Automated image analysis has an important role to play in the study of geography. Probably the most developed and widely used applications of the technology have been for the analysis of remotely-sensed images obtained from aircraft and satellites. In general terms the aim has been to segment the ground into areas of different land-use, to recognise particular objects such as rivers, roads and urban areas, and to acquire quantitative measurements either from the spatial-temporal extent of objects or from spectral signatures. From an image analysis perspective, one of the main problems in undertaking such tasks with sufficient reliability is the enormous variability in the shape and surface properties of the objects of interest.
In this paper we review a promising new approach to the characterisation of objects within the context of automated image analysis. The approach is based on methods for shape modelling developed in the field of statistics, combined with 'model-based' interpretation strategies used in image analysis. There are close links with the methods of statistical pattern recognition and neural networks, albeit with a strong geometrical flavour.
The idea is first to model a class of objects as a composition of geometric primitives augmented with parameters controlling their relative location and dimensions. Although the number and interconnection of primitives is fixed, variability in the overall shape is accommodated by making different substitutions for the parameters. The set of all possible substitutions across all parameters defines a vector space. Now, for a given class of objects, we model the prior probability of coming across instances as a probability density function over this space. Typically, this density is zero through most of the space and non-zero within a 'small' connected subset. The distribution may be thought of as defining a feasible subset within which all model instances must lie. Because such characterisations of shape are precise in dealing with the natural variation within a class, they can be used to detect and recognise objects more reliably than has hitherto been possible. We examine the way in which this approach has been applied in different domains, ranging from face recognition and pedestrian tracking to medical image analysis - areas for which the target objects have a common 'topology' but vary widely in shape, both between individuals and for the same individual over time.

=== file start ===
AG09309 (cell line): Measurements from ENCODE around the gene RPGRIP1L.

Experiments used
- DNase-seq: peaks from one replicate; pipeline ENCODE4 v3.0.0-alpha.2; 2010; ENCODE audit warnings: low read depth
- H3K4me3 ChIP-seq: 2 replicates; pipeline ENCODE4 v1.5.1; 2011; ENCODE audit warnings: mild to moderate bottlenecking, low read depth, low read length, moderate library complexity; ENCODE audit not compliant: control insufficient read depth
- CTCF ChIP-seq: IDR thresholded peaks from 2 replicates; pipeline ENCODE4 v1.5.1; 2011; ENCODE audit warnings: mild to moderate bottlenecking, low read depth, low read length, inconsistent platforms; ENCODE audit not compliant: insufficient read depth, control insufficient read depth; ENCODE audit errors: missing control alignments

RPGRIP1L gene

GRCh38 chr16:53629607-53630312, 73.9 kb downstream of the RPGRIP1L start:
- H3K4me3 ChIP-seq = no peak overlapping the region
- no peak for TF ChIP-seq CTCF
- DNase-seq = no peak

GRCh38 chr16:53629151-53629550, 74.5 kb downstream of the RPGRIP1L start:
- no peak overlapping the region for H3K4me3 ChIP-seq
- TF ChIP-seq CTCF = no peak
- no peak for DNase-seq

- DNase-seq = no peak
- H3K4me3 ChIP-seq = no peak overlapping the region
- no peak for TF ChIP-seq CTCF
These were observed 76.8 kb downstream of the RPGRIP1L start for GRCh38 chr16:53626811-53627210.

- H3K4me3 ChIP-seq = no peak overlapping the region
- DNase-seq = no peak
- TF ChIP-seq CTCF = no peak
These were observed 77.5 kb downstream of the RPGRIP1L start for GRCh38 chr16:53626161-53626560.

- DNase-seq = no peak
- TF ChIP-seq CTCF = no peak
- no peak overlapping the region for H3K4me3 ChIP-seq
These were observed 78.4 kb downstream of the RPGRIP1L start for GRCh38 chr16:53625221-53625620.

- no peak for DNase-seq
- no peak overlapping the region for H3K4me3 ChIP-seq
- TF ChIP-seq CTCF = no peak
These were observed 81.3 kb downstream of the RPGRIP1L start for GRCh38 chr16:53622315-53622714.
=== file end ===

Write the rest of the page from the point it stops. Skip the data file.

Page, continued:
Several methods for modelling the probability density function will be examined, with emphasis on its estimation either by sampling or by hand-crafting. Recent work on automating the acquisition of samples from images will be presented. Finally, we review the techniques available for recognising objects in images using the range of models described.